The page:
A wildly creative Gothic fantasy retelling of Frankenstein, This Monstrous Thing is a wholly new reimagining of the classic novel by Mary Shelley and is perfect for fans of retellings such as Cinder by Marissa Meyer, fantasy by Libba Bray and Cassandra Clare, and alternative history by Scott Westerfeld.
In an alternative fantasy world where some men are made from clockwork parts and carriages are steam powered, Alasdair Finch, a young mechanic, does the unthinkable after his brother dies: he uses clockwork pieces to bring Oliver back from the dead.
But the resurrection does not go as planned, and Oliver returns more monster than man. Even worse, the novel Frankenstein is published and the townsfolk are determined to find the real-life doctor and his monster. With few places to turn for help, the dangers may ultimately bring the brothers together—or ruin them forever.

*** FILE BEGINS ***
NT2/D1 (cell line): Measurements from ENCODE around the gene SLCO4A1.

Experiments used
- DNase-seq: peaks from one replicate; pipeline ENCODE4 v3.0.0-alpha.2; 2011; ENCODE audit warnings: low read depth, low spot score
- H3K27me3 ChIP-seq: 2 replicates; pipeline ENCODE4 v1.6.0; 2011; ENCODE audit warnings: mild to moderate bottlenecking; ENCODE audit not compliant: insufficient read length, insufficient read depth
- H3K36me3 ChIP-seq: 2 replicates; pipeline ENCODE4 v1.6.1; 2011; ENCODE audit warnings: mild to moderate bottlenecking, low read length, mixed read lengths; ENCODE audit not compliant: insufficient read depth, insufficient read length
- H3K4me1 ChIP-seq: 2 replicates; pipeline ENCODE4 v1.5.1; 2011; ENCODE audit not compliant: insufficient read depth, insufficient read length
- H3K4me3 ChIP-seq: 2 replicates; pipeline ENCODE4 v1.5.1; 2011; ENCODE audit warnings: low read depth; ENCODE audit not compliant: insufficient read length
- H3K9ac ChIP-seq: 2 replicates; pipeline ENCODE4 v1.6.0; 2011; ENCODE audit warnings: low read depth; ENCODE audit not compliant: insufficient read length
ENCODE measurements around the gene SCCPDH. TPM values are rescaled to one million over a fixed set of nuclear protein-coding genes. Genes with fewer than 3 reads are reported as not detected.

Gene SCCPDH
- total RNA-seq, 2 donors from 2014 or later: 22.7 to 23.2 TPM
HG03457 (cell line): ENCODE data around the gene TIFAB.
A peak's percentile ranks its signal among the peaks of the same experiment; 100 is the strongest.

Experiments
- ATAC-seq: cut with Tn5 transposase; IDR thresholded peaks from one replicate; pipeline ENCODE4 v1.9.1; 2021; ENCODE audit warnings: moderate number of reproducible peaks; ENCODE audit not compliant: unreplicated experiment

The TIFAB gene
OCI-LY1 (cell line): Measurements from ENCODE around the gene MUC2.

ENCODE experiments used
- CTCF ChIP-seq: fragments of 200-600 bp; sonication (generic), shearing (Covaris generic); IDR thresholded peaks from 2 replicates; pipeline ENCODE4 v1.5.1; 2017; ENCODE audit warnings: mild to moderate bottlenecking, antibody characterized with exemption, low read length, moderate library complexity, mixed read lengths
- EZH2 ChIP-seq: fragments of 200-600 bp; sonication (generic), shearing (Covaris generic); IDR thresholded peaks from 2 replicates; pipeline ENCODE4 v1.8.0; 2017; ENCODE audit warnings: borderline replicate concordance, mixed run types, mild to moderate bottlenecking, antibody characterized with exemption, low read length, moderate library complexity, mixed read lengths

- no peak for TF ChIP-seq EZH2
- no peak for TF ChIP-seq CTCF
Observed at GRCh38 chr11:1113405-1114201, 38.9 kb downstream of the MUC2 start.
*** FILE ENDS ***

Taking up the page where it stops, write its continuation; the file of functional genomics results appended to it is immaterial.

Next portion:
Lee's accomplished first novel envisions an early-19th-century Geneva where clockwork technology is common yet controversial. Alasdair Finch works for his father selling mechanical goods to well-to-do citizens while secretly fixing artificial body parts for those who have them, despite the attached social stigma so-called "mechanicals" suffer. Unbeknownst to his father, Alasdair has used clockwork technology to resurrect Oliver, his dead brother. Oliver looks and feels like a monster, so Alasdair keeps him hidden in a ruined castle outside the city. The only other person who knows of Oliver's existence is Mary Godwin or, as history knows her, Mary Shelley. When an anonymous novel called Frankenstein appears, Alasdair is shocked to realize that it's about his family, and the book fans hatred in Geneva against mechanicals. Lee does a fine job of incorporating Shelley and her illustrious husband into her clockwork universe, which should especially please those familiar with Frankenstein and its author. The characters are suitably tormented, in accordance with Romantic tradition, and occasional language anachronisms ("It was a shitty choice") are only minor distractions. Ages 13 up.